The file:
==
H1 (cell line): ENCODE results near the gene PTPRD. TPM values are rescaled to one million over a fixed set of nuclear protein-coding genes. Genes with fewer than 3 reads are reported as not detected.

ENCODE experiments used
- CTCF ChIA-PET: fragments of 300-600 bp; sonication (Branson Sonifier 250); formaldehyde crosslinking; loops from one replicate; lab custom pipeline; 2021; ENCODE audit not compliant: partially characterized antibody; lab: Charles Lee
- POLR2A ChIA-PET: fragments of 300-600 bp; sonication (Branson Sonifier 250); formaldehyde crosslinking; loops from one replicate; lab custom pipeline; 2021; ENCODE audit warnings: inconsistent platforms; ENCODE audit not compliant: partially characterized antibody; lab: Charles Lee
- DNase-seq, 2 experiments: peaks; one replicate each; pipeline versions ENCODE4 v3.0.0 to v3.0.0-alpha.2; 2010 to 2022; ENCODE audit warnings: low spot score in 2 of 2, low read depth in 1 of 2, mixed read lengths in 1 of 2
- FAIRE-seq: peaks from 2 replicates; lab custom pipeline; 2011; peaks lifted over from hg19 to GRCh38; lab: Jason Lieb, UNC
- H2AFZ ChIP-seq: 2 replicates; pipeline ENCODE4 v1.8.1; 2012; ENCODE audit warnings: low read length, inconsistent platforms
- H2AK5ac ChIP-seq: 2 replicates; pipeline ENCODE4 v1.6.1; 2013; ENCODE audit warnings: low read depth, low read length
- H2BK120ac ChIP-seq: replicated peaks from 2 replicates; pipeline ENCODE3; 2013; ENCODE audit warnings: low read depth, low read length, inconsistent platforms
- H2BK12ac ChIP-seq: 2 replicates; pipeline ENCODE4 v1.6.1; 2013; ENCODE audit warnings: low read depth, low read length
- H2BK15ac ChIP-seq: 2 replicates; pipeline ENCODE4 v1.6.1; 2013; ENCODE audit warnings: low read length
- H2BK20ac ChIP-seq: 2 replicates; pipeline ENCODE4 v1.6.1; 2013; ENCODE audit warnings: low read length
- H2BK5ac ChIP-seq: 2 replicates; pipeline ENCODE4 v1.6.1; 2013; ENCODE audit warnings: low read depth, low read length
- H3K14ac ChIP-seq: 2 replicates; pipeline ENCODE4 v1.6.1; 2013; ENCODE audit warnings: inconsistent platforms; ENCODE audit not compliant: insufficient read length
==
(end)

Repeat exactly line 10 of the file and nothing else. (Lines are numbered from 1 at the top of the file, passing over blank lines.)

- H2BK12ac ChIP-seq: 2 replicates; pipeline ENCODE4 v1.6.1; 2013; ENCODE audit warnings: low read depth, low read length